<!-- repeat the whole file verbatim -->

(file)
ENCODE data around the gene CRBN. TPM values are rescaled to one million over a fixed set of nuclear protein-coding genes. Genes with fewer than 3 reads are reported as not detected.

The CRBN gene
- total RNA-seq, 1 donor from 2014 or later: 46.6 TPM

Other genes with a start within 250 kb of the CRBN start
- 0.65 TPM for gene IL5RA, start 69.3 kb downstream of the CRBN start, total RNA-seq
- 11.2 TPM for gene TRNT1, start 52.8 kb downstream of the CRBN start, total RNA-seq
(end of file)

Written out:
ENCODE data around the gene CRBN. TPM values are rescaled to one million over a fixed set of nuclear protein-coding genes. Genes with fewer than 3 reads are reported as not detected.

The CRBN gene
- total RNA-seq, 1 donor from 2014 or later: 46.6 TPM

Other genes with a start within 250 kb of the CRBN start
- 0.65 TPM for gene IL5RA, start 69.3 kb downstream of the CRBN start, total RNA-seq
- 11.2 TPM for gene TRNT1, start 52.8 kb downstream of the CRBN start, total RNA-seq